The Mayan apocalypse has passed without so much as a sneeze from the Mayan gods, and if you’ve breathed a sigh of relief and moved on and settled in for a quiet New Year, you may want to take this moment to gasp in horror.
Okay, it may not be all that bad, but you may want to get your game on so you can kick out spam-related threats in 2013. The annual report from security firm Sophos doesn’t give us a lot of comfort that spam will go away any time soon. In fact, 2012 had its share of nastiness, and nastiness, it seems, is the trend that will continue on into the fledgling year. The firm’s Security Threat Report 2013 has some invaluable reading for anyone in the business of protecting networks from the specter of douchiness that is the spammer community.
What 2012 Looked Like
Some of the higher points of the report include a look at 2012, which forms the basis for what we can expect in 2013. Sophos takes a look at the new platforms and changing threats for the IT world, with a focus on the increased threat of Facebook and other social media platforms, and an increased interest in cloud computing that has also seen its share of concerns.
The report also keys-in on Blackhole, whose version 2.0 receives some respect, for lack of a better word, for the level of sophistication that the new exploit kit contains. Between October 2011 and March 2012, almost 30% of the detected threats came from Blackhole or compromised sites, and Sophos predicts that Blackhole 2.0 will be a pain in our proverbial butts for years to come.
Java also got its own hall of shame award for the way in which it continued to be a source of vulnerabilities.
The report calls into scrutiny the number of plugins that encouraged “many organizations to get rid of Java in the browser if possible.”
And while Oracle worked hard to plug the holes, they appeared far quicker than Oracle had fingers.
The report gives ‘love’ to Android, too, telling us something else we already knew: Android is ripe for the picking as a vehicle for botnets, malware, spam and anything else the spambags can think to throw at us. It also discusses how the diversification of platforms has changed our world, and how we no longer live in the simpler times that saw us protecting Windows-only systems, including Mac OSX, which had long been thought of by Apple fanboys as an impenetrable fortress of aestheticism.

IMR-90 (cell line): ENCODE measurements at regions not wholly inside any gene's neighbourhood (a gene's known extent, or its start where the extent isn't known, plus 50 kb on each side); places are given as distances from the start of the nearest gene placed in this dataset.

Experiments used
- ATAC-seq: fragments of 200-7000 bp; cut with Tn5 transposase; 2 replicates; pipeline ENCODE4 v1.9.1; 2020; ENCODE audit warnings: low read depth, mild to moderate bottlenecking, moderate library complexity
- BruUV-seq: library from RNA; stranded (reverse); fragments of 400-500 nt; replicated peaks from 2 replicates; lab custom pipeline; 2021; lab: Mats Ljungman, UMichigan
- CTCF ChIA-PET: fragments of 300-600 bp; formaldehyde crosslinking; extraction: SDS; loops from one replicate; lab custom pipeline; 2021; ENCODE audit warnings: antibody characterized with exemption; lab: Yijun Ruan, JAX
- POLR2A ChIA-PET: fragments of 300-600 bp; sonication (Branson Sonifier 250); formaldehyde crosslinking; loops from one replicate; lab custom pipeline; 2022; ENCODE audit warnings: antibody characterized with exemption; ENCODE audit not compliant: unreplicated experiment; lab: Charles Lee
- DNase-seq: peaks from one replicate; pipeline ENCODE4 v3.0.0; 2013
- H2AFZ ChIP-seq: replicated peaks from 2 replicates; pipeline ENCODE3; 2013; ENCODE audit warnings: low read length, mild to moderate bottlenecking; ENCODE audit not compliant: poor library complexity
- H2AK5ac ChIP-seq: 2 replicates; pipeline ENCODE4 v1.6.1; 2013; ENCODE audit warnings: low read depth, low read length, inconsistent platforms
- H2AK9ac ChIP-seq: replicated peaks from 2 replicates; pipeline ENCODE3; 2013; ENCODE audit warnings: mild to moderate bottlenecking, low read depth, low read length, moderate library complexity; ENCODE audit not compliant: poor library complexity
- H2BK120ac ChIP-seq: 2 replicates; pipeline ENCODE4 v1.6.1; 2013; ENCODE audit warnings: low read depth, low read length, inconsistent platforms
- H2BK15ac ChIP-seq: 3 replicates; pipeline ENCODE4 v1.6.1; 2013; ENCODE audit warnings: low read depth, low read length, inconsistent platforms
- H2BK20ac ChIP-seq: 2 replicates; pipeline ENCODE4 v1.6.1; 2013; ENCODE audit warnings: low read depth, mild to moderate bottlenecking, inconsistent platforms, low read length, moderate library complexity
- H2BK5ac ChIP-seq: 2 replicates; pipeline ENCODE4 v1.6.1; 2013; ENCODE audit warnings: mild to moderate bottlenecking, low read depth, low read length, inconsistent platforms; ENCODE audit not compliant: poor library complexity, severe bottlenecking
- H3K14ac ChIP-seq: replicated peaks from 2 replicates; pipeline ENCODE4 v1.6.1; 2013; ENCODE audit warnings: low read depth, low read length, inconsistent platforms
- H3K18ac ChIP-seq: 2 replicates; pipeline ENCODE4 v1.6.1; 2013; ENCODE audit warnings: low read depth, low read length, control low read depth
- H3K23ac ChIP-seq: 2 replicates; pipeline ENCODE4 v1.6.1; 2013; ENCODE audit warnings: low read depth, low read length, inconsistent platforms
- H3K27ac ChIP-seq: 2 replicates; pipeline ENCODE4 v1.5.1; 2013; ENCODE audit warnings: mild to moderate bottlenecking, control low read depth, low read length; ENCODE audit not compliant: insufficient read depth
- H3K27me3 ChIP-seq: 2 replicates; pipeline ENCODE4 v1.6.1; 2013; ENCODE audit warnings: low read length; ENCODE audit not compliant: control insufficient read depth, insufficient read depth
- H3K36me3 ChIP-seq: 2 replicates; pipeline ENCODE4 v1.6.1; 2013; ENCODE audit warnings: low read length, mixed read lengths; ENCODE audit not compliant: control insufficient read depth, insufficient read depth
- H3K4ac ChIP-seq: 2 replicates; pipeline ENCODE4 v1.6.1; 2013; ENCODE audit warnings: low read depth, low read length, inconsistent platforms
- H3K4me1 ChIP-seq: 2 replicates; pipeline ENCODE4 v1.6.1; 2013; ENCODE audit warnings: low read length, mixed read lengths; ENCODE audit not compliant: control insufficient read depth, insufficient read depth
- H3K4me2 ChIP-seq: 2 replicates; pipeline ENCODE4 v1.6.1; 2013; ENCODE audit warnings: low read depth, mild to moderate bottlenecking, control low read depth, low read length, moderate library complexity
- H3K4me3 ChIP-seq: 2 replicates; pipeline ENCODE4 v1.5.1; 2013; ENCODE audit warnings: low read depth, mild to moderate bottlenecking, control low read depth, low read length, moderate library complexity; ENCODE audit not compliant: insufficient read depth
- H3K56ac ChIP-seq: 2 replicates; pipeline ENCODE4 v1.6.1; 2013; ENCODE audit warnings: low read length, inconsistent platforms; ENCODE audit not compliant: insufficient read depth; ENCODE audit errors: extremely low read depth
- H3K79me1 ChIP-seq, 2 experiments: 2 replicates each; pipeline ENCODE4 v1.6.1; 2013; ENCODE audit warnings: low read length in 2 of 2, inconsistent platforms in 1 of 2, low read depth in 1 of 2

What 2013 Will Look Like
In the year ahead, we can expect a continuation in the attacks, like SQL injections, designed to grab large numbers of credentials.
Sophos cautions that in 2012, “IT professionals will need to pay equal attention to protecting both their computers as well as their web server environment.”
Sophos also saw an increase in the burgeoning use of ‘irreversible’ malware attacks, which hold data for ransom, and which are virtually impossible to reverse.
In 2012, Sophos predicts there will be, “more attacks which…will place a greater focus on behavioral protection mechanisms as well as system hardening and backup/restore procedures.”
Attack toolkits, like the previously mentioned Blackhole, offer tools that make it easier for wannabe hackers and harder for law enforcement and security firms. Sophos predicts that:
“In the coming year we will likely see a continued evolution in the maturation of these kits replete with premium features that appear to make access to high quality malicious code even simpler and [more] comprehensive.”
It’s not all bad news, but it’s not good, either. Sophos does envision a reduction in the amount of outright exploits.
“The ready availability of DEP, ASLR, sandboxing, more restricted mobile platforms and new trusted boot mechanisms (among others) made exploitation more challenging.” But the report cautions that a reduction may be offset by a “sharp rise in social engineering attacks across a wide array of platforms.”
Finally, there’s a new wrinkle that may just find its way into our nightmares in 2013. The report points out that with the integration of devices and applications, along with new technologies like near field communication (NFC) being integrated into these platforms, it could present opportunities for cyber crooks to compromise our security or privacy.
“This trend is identifiable not just for mobile devices, but computing in general. In the coming year watch for new examples of attacks built on these technologies.”
Good luck in 2013!